In a world where technology is integral to our lives, increasing concerns about its advancement and breakthroughs in Artificial Intelligence have begun to circulate the media much more prevalently. What we’ve read and seen in science fiction is now non-fiction and is only becoming more entangled in our lives every day.
In director Tonje Hessen Schei’s doomsday documentary, we’re transported to Silicon Valley where the future of the human race is slowly being changed by the evolution of Artificial General Intelligence (AGI): an intelligence said to be able to match – and better – human performance to the point where humans will become economically disposable.
IHUMAN, as well as general discussion around AI, continues to promote conversations about freedom, what it means to be human and what it is to learn and think. If things that feel so uniquely human can, in fact, be engineered and transferred into something “artificial”, what does this mean for us? The most common form of AI affecting large parts of the world is algorithms; controlling what we see, who we vote for, and how we react. Our online presence is driven in some way by algorithms, and the fact that this data is monetised and that the corporate power structure is in the hands of tech companies means there’s really no escape from this sort of data harvesting.
Regarding our future, Ilya Sutskever, the lead scientist for OpenAI, Elon Musk’s AI research company, likens our future to that of animals. A future where we’ll be liked and cared for, sure, but not consulted when it comes to global or national infrastructure and the decisions we’re used to making now.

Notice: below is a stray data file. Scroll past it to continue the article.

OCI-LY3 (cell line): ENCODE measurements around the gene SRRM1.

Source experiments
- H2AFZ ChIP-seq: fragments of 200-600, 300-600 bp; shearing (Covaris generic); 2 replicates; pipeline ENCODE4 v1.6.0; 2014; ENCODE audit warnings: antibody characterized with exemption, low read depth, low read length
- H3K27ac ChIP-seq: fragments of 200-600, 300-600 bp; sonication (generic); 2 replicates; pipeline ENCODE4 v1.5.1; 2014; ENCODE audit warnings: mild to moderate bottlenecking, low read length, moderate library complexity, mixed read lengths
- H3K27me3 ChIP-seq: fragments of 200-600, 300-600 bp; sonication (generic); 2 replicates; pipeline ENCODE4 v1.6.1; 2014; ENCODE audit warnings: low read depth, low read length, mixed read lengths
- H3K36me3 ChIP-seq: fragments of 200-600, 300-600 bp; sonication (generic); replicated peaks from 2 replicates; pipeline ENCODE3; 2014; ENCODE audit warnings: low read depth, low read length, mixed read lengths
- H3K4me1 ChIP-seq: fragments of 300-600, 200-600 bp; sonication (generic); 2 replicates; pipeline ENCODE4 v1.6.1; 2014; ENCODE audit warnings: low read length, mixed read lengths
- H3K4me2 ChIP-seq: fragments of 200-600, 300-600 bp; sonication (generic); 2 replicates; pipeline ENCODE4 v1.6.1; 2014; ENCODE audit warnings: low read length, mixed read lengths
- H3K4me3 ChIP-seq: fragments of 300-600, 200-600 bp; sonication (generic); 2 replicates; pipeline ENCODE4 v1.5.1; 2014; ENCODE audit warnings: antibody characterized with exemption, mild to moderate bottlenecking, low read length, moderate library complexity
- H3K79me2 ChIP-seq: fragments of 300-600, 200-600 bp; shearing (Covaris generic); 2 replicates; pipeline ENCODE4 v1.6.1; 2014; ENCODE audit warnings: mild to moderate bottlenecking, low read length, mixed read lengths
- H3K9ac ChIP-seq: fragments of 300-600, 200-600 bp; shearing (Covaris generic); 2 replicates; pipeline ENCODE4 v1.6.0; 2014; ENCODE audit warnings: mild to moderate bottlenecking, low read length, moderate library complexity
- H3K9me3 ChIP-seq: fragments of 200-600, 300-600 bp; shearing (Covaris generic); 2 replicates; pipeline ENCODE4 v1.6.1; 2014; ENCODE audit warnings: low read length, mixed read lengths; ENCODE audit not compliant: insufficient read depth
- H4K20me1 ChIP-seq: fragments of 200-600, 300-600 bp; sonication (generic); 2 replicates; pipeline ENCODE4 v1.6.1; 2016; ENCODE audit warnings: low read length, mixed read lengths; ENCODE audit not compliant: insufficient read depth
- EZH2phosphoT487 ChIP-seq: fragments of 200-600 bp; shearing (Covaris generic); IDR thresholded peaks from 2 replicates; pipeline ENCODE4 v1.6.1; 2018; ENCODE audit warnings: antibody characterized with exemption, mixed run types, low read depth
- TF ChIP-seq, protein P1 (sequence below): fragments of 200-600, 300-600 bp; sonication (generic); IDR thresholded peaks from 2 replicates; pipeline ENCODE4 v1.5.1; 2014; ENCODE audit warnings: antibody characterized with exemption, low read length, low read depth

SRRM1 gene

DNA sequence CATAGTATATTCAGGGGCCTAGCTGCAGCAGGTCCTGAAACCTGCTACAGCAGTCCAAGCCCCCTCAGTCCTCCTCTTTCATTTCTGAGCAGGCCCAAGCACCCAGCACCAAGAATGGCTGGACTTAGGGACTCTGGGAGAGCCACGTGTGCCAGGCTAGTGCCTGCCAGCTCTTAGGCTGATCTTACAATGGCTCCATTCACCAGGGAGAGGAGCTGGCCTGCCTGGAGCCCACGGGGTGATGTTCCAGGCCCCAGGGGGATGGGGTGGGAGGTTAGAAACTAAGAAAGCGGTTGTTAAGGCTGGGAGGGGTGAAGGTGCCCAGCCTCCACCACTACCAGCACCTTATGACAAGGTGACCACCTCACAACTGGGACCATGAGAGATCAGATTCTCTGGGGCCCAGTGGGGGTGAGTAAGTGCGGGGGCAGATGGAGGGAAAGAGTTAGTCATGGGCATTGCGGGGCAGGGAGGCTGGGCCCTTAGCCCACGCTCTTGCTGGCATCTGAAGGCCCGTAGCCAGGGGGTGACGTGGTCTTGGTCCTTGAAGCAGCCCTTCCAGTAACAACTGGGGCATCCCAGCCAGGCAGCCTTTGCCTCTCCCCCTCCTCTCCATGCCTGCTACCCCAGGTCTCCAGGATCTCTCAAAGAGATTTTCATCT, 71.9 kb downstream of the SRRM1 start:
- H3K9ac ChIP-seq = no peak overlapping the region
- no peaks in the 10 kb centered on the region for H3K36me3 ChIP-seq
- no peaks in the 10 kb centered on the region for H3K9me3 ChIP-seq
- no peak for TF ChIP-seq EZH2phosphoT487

This anxiety-fuelled documentary gives viewers a general overview of what is currently happening in the realm of AGI along with scientist’s predictions for the future, and spoiler: it all looks a bit bleak – for us, anyway.
There’s an ethical conversation occurring with regards to advanced technology. With some scientists claiming AI will solve the world’s problems, ending poverty, disease and climate change, should we be willing to step down and hand the reins over to something else, something we’ve created but that will subsequently lead to our own demise?
IHUMAN won’t be new for anyone who’s kept up to date with any of the other numerous documentaries on data mining and surveillance but it niftily ties everything together and offers a sense of understanding, albeit one we may wish we never had.